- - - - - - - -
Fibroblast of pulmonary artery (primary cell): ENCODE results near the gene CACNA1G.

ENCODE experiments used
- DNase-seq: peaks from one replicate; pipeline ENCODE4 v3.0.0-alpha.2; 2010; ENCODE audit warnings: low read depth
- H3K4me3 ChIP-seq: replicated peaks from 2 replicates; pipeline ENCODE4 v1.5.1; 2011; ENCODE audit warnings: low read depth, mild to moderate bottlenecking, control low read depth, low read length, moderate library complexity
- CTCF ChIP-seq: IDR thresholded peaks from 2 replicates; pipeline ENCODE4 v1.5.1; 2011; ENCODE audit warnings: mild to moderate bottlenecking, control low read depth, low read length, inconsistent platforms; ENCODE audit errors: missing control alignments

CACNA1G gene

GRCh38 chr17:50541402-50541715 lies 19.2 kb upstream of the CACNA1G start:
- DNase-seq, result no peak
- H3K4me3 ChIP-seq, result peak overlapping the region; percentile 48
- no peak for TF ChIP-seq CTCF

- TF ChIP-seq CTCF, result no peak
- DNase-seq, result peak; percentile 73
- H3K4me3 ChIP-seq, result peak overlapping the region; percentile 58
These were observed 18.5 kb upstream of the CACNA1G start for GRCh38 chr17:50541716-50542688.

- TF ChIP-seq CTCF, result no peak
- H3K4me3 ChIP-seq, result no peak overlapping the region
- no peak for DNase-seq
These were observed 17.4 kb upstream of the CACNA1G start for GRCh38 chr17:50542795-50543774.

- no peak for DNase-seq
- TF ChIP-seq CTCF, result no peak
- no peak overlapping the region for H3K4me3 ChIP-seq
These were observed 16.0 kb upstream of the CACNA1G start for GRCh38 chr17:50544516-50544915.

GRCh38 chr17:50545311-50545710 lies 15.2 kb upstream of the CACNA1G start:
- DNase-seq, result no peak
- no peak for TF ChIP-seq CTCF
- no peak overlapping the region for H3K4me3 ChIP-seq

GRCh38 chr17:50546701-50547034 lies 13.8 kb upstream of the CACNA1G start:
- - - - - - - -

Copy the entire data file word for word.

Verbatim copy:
Fibroblast of pulmonary artery (primary cell): ENCODE results near the gene CACNA1G.

ENCODE experiments used
- DNase-seq: peaks from one replicate; pipeline ENCODE4 v3.0.0-alpha.2; 2010; ENCODE audit warnings: low read depth
- H3K4me3 ChIP-seq: replicated peaks from 2 replicates; pipeline ENCODE4 v1.5.1; 2011; ENCODE audit warnings: low read depth, mild to moderate bottlenecking, control low read depth, low read length, moderate library complexity
- CTCF ChIP-seq: IDR thresholded peaks from 2 replicates; pipeline ENCODE4 v1.5.1; 2011; ENCODE audit warnings: mild to moderate bottlenecking, control low read depth, low read length, inconsistent platforms; ENCODE audit errors: missing control alignments

CACNA1G gene

GRCh38 chr17:50541402-50541715 lies 19.2 kb upstream of the CACNA1G start:
- DNase-seq, result no peak
- H3K4me3 ChIP-seq, result peak overlapping the region; percentile 48
- no peak for TF ChIP-seq CTCF

- TF ChIP-seq CTCF, result no peak
- DNase-seq, result peak; percentile 73
- H3K4me3 ChIP-seq, result peak overlapping the region; percentile 58
These were observed 18.5 kb upstream of the CACNA1G start for GRCh38 chr17:50541716-50542688.

- TF ChIP-seq CTCF, result no peak
- H3K4me3 ChIP-seq, result no peak overlapping the region
- no peak for DNase-seq
These were observed 17.4 kb upstream of the CACNA1G start for GRCh38 chr17:50542795-50543774.

- no peak for DNase-seq
- TF ChIP-seq CTCF, result no peak
- no peak overlapping the region for H3K4me3 ChIP-seq
These were observed 16.0 kb upstream of the CACNA1G start for GRCh38 chr17:50544516-50544915.

GRCh38 chr17:50545311-50545710 lies 15.2 kb upstream of the CACNA1G start:
- DNase-seq, result no peak
- no peak for TF ChIP-seq CTCF
- no peak overlapping the region for H3K4me3 ChIP-seq

GRCh38 chr17:50546701-50547034 lies 13.8 kb upstream of the CACNA1G start: